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Economy

Manufacturers see brakes slammed on Q1 profits

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2019-05-06 17:01:49China Daily Editor : Mo Hong'e ECNS App Download

A Roewe RX5 model is displayed at this year's Shanghai auto show. (Photo by Li Fusheng/China Daily)

New energy vehicles break industry trend, record strong growth

Major carmakers in China from SAIC to Changan saw their profits slump in the first quarter of this year, mainly as a continuation of the poor sales from the second half of 2018, and analysts said the bleak prospects may continue for several months to come.

SAIC Motor Corp's net profit dropped 15 percent year-on-year in the first quarter to below 8.3 billion yuan ($1.2 billion), according to its financial statement released last week.

It is the first time that China's largest carmaker by sales volume has seen a fall in Q1 profit in almost a decade. Its operating revenue fell even deeper, down 17 percent year-on-year to 19.6 billion yuan.

The rare slump is mainly the result of its lackluster sales. Its total deliveries from January to March stood at 1.53 million, down 16 percent from a year earlier.

SAIC GM sales dropped 13 percent to 426,928, sales at SAIC-GMWuling shrank 25 percent to 429,012, and sales at SAIC Volkswagen, which assembles cars for the Volkswagen and Skoda brands, fell 8.8 percent to 469,897.

The joint ventures are cutting inventories at their dealerships and planning new models to reverse the sales declines.

GM has said its two joint ventures combined will roll out more than 20 new and face-lifted models in 2019, half of which will be completely new ones.

SAIC Volkswagen will also launch several new and improved products this year.

They include the new Volkswagen T-Cross crossover, improved versions of the Volkswagen Polo and Skoda Superb sedans and a sporty version of the Skoda Kamiq crossover.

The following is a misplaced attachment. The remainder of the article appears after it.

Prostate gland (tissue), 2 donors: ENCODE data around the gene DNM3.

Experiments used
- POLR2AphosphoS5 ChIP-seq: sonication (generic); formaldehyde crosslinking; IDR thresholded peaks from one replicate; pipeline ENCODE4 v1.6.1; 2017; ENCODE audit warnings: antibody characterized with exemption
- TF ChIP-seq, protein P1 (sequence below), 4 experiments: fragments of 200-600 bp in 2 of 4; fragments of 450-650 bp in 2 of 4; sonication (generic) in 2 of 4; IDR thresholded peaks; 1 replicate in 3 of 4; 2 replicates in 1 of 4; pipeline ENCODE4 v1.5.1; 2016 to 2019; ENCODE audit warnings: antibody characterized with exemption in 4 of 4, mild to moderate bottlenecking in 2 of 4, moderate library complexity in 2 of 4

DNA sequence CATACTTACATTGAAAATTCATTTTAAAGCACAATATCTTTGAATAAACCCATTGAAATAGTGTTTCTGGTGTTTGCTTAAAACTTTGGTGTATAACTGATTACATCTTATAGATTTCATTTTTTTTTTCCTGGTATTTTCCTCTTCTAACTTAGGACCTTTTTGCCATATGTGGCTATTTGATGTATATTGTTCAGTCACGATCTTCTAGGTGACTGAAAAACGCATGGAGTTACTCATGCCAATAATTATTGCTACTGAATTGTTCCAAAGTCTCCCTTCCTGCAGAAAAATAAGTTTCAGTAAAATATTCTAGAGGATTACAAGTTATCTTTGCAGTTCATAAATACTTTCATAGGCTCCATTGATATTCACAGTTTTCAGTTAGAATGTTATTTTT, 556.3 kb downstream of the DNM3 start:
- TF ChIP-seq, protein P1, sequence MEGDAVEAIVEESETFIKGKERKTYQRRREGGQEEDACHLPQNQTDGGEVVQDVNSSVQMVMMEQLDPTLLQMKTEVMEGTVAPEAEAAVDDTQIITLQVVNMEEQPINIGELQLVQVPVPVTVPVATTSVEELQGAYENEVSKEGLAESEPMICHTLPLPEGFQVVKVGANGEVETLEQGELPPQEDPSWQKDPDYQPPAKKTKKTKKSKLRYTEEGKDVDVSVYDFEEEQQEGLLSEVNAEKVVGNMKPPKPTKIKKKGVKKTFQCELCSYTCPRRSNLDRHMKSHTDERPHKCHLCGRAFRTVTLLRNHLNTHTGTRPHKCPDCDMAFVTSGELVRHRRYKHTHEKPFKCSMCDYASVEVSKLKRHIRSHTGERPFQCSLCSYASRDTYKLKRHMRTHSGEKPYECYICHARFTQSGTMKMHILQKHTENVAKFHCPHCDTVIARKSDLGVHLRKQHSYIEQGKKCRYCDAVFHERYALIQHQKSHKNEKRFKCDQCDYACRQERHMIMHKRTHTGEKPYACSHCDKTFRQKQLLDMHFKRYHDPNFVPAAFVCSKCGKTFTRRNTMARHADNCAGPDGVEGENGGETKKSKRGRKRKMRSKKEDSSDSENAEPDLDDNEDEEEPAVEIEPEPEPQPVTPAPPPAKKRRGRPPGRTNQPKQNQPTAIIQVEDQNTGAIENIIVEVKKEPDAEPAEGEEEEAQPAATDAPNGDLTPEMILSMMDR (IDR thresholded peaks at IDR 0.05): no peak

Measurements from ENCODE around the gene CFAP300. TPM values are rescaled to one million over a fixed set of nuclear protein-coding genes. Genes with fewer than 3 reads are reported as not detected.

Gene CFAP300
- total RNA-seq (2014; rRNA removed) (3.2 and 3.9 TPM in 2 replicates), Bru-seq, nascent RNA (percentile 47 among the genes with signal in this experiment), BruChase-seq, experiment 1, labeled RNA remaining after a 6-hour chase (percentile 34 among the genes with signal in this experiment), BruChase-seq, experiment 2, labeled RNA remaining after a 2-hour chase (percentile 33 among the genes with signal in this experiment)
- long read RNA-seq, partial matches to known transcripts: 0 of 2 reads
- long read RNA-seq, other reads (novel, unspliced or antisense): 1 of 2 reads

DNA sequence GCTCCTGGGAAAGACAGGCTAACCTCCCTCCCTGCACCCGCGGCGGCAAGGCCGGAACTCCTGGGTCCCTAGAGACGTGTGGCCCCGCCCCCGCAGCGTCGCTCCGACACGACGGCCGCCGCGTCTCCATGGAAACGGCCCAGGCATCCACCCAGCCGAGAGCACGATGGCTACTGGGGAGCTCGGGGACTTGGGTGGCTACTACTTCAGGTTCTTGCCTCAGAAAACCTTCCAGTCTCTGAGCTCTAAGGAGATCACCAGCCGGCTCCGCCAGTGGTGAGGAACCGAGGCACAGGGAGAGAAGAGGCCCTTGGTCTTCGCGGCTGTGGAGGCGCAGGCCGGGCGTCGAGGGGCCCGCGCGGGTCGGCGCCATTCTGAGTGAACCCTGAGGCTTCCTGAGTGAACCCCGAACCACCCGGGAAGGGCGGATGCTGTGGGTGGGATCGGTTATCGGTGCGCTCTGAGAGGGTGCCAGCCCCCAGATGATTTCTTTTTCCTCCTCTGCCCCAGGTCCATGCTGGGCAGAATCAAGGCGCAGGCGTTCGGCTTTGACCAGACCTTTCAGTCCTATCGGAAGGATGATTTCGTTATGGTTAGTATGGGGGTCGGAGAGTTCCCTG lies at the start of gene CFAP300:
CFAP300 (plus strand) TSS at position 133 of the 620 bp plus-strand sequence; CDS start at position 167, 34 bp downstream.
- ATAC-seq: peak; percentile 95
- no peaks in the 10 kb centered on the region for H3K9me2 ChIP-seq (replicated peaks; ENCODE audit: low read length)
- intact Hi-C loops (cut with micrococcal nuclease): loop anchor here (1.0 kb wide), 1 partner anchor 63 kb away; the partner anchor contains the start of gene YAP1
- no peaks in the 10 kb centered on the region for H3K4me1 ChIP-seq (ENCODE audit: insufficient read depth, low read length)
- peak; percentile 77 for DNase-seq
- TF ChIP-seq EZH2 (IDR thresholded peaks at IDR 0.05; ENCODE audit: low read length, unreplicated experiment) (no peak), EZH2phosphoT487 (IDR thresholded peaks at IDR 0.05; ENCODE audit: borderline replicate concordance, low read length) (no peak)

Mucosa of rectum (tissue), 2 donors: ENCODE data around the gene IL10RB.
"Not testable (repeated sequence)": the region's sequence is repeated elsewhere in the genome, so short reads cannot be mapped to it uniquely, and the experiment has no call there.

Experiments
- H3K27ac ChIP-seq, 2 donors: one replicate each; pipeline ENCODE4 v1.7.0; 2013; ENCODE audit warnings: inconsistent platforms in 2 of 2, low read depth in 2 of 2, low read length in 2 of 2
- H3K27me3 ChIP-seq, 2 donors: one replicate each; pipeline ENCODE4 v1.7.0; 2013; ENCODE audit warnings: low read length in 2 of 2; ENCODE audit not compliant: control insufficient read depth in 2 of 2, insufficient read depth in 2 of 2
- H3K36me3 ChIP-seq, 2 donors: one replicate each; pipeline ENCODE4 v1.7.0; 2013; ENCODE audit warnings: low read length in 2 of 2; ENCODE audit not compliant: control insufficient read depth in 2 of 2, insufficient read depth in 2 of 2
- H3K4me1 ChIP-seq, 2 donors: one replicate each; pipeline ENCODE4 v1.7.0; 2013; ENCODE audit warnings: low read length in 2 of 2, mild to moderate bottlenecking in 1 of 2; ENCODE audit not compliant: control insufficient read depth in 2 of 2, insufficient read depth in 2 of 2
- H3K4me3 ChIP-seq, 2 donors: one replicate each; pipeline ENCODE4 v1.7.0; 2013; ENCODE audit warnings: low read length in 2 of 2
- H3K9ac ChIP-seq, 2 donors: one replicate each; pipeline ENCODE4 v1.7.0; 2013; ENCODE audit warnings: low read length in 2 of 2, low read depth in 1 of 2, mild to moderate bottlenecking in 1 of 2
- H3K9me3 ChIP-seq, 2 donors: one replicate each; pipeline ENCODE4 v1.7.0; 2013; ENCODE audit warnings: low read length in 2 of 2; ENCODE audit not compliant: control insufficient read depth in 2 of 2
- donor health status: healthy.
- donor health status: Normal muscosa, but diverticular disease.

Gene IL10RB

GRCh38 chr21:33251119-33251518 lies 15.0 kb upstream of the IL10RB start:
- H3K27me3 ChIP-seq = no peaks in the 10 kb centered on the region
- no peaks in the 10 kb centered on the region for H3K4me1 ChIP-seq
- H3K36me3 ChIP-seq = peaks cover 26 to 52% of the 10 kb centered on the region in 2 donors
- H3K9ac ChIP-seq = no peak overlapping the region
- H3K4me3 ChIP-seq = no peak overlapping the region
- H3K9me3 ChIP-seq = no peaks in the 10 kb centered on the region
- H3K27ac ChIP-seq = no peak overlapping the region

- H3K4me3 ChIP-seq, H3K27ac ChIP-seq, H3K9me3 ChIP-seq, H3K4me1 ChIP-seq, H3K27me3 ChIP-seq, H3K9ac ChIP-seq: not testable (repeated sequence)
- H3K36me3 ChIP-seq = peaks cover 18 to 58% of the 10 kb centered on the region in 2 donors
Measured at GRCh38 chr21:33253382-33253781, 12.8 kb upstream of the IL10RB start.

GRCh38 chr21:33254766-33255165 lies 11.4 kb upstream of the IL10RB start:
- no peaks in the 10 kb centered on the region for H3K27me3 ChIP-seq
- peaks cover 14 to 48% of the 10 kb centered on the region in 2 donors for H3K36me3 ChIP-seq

GM expects China's vehicle sales to rebound in the second half of the year because of lower base numbers in the same period last year. The prediction is in line with the China Association of Automobile Manufacturers and other industry analysts. Volkswagen AG, the best-selling carmaker in China, has reduced its goal to merely outperforming the overall market, which according to the CAAM will see zero growth this year.

Changan's net profit slumped 250 percent in the first quarter, resulting in a net loss of over 2 billion yuan. It was the third straight quarter that the Chongqing-based carmaker saw a fall in its net profit.

Analysts said the poor performance at its joint venture with Ford was the main culprit. The joint venture, a major profit driver for Changan, has suffered because it was late in introducing new models into China.

Faced with stiff competition and weaker demand, Changan Ford's sales dwindled to 36,800 in the first quarter of the year. Back in 2017, the joint venture delivered 950,000 vehicles a year. Ford has restructured its China management team and sales network, but it will take some time to see the effects, said analysts.

New energy vehicle makers, however, are a totally different story with sales doubling in the first quarter to nearly 30,000.

CAAM expects sales of such vehicles to hit 1.7 million this year from 1.2 million in 2018.

Beijing New Energy Vehicle Co's net profit went up 115 percent year-on-year, with its sales reaching 25,000, up 20.46 percent year-on-year. BYD Co reported a 632 percent jump in first-quarter net profit to 749.73 million yuan, and its sales increased 5.2 percent to 117,578 vehicles in the first three months.

"New energy vehicles are expected to continue to sell well in the second quarter, and new energy vehicle sales and revenues continue to maintain strong growth," the company said in a stock exchange filing.

Competition is getting fiercer as established automakers roll out more models and startups launch their first ones, as the Chinese government phases out subsidies to spur carmakers to improve product quality and standards. Analysts said withdrawing subsidies may dent sales in the short term but will benefit the industry in the long run as it will force out those over-reliant on financial stimuli. They added that local governments' investment in charging facilities will further foster the sector in China.

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